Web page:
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A gun in the house

A great deal is not yet known about the horrific quadruple murders in Cockeysville that have led police to charge a 15-year-old honor student with murdering his parents and two younger brothers. But this much is clear: The presence of a gun in the house did not protect the Browning family; it put them at a greater risk of violence.

Baltimore County police say Nicholas W. Browning used his father's handgun to kill his family on Friday night. While such familicide is hardly common, numerous studies have shown that having a gun in the home can be exceedingly dangerous. In fact, a firearm is far more likely to be used to shoot a family member or acquaintance than to defend the home against an intruder.

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That's because the presence of a gun in the home raises the risk of not only homicide but suicide and accidental death as well. One Johns Hopkins study found, for instance, that about one-third of all deadly shootings occur during a family argument. The same study found that nearly 75 percent of suicide victims lived in a home where at least one gun was present.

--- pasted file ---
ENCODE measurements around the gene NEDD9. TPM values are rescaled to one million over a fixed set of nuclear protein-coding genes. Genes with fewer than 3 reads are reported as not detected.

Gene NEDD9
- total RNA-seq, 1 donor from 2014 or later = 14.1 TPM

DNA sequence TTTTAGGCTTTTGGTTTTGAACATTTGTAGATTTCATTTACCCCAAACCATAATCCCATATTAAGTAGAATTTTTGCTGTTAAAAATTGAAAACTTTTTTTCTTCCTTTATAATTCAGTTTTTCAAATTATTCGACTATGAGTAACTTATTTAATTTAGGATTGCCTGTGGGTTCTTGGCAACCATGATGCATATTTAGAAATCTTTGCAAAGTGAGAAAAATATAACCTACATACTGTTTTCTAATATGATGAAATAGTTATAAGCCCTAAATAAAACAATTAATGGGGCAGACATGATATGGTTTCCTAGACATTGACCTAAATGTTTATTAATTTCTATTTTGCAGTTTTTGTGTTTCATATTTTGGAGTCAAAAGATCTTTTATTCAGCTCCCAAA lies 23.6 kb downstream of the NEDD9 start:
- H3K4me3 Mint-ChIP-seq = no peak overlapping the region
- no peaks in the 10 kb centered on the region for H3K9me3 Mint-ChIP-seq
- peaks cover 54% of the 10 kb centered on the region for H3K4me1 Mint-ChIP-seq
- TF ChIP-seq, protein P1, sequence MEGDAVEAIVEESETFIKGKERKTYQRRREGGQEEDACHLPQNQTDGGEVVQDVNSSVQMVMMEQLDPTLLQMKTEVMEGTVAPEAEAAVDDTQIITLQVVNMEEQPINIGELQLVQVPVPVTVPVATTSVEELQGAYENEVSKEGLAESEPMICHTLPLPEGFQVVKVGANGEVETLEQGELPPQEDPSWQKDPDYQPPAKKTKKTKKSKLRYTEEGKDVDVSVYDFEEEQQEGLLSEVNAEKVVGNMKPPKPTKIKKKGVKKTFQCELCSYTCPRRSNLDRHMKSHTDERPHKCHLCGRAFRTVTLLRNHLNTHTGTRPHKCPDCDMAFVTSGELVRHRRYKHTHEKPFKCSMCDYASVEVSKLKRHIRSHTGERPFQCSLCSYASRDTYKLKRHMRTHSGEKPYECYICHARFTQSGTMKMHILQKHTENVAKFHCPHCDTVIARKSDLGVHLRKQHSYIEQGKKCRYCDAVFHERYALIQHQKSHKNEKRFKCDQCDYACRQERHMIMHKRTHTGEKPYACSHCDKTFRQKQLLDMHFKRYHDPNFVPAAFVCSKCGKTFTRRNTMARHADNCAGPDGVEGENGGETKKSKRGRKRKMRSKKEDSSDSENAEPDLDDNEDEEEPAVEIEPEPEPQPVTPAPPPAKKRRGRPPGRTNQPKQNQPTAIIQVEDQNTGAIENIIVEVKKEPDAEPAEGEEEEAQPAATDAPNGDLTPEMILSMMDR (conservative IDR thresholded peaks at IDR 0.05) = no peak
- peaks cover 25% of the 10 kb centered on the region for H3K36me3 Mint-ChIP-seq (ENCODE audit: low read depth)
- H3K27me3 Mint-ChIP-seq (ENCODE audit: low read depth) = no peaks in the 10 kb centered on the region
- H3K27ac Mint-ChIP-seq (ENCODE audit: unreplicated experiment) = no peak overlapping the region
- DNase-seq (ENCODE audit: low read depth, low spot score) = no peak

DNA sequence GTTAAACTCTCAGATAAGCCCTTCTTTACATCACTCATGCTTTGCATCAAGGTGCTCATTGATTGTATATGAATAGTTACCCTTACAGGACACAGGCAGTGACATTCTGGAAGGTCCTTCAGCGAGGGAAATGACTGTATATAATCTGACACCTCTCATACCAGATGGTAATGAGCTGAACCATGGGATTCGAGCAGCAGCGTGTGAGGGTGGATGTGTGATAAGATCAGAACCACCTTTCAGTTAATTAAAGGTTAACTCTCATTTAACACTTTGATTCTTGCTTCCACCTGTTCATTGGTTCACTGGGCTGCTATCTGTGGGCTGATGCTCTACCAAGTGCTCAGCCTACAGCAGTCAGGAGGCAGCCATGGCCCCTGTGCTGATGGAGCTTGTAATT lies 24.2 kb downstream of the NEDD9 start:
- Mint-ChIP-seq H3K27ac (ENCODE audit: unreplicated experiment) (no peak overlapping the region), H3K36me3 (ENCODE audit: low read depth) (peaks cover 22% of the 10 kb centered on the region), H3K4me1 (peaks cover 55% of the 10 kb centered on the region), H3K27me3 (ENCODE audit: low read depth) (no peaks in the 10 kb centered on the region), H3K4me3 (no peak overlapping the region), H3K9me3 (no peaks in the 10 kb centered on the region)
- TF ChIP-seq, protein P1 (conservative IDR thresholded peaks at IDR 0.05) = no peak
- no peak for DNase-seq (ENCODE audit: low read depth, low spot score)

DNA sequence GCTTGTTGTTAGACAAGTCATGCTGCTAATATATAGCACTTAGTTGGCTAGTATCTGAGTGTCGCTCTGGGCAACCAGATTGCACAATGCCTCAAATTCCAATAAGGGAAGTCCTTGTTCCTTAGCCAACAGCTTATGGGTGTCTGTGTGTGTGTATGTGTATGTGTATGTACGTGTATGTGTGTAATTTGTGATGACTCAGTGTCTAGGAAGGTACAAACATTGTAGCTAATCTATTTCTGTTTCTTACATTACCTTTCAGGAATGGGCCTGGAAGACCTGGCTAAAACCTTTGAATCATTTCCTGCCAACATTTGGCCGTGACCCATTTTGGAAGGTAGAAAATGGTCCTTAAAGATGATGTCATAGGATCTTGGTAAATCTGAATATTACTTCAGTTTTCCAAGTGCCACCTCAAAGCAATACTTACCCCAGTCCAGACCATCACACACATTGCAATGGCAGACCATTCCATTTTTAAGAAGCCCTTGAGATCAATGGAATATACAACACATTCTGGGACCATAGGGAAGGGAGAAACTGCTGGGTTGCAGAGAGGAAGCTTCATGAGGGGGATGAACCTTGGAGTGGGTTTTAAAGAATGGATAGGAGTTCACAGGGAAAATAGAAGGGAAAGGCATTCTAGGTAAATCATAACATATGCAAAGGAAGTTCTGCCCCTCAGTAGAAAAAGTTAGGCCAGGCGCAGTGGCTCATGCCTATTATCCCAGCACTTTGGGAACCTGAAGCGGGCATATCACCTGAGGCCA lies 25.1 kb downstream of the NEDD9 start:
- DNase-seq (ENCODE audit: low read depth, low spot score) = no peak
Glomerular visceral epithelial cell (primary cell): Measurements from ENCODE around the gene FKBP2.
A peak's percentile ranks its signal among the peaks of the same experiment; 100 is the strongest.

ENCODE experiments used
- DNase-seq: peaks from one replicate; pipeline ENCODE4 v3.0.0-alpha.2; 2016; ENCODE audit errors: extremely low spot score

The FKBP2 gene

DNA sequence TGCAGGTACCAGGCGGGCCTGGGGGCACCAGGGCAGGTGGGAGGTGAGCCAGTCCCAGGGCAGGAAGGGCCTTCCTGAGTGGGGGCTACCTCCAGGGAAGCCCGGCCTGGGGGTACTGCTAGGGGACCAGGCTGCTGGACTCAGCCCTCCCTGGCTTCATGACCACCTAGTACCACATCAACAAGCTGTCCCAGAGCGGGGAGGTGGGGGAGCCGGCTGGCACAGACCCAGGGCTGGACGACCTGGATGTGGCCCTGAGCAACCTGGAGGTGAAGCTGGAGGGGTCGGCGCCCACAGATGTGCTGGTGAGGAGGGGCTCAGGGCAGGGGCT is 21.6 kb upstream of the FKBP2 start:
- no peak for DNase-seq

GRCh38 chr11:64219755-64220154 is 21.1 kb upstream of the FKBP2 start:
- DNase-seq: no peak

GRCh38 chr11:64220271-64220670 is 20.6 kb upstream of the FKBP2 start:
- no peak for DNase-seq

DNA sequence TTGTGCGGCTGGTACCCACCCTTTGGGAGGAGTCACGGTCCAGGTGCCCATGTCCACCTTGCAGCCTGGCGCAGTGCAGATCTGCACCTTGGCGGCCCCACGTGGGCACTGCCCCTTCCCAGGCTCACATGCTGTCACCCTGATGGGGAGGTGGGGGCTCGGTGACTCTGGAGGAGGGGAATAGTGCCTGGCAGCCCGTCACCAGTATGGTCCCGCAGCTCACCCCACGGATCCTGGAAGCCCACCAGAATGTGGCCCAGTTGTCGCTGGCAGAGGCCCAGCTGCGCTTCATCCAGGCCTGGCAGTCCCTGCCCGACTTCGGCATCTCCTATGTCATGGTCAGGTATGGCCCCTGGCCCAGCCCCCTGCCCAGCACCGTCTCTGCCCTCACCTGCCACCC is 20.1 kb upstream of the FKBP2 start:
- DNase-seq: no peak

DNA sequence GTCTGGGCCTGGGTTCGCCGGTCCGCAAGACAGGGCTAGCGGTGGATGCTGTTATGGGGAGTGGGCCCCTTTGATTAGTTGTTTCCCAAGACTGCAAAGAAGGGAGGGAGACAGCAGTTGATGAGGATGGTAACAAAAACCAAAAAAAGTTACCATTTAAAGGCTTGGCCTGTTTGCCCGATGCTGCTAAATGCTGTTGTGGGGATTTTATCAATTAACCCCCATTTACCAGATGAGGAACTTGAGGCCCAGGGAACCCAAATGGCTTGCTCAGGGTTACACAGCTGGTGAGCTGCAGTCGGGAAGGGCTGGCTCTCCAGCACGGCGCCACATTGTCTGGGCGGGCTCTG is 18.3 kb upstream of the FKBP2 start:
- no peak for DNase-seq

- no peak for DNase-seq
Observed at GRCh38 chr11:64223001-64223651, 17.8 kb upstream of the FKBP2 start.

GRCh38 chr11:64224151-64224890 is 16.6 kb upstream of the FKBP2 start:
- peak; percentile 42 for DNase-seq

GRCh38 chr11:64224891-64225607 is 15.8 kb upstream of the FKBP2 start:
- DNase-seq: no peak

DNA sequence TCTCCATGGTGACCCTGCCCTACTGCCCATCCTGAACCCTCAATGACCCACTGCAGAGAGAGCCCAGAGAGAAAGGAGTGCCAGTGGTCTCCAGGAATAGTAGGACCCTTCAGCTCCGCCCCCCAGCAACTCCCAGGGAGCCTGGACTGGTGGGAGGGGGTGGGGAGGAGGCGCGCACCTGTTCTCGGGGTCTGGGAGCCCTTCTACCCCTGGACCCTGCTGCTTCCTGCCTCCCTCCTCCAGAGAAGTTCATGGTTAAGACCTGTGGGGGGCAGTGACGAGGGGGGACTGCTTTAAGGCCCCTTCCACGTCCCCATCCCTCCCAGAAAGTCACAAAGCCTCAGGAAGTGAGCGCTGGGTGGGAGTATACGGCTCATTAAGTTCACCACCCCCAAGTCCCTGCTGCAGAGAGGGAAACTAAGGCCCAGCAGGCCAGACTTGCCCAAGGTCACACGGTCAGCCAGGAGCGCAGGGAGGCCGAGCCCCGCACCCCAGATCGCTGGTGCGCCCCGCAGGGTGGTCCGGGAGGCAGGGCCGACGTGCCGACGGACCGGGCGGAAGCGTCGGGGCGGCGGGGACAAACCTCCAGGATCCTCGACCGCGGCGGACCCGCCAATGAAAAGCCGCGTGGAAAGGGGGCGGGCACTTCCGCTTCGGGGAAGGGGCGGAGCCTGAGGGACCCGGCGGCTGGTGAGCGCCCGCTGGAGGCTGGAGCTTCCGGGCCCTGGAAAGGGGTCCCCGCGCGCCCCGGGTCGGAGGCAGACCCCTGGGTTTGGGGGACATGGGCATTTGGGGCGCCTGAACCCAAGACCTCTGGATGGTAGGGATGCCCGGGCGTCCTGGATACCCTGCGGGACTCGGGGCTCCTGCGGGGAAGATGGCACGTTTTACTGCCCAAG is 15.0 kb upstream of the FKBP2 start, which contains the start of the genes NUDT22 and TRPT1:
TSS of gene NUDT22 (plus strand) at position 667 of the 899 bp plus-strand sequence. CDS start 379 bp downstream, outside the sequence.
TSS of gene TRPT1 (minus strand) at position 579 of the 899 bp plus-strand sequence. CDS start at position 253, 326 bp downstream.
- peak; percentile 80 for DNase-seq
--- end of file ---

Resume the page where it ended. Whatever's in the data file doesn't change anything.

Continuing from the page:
Yet the National Rifle Association would have the public believe that guns make us safer. Period. Certainly, there are people for whom that is true - and there are devices such as gun safes that can reduce the risks associated with gun ownership.

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But the combination of families and deadly weaponry is still too often a devastating mix.

We do not advocate the banning of all guns, but there are measures government can take to reduce their risk. Maryland has a law requiring adults to store guns in a place that is inaccessible to children. Perhaps that rather open-ended and rarely enforced requirement needs to be strengthened.

Such legislation wouldn't necessarily have spared the Brownings, of course. And with roughly 200 million firearms in circulation in this country, it's certainly no cure-all for gun violence. But at minimum, families need to become better educated about the grim reality of bringing a gun into the home. The consequences of that decision are simply too lethal to be ignored.



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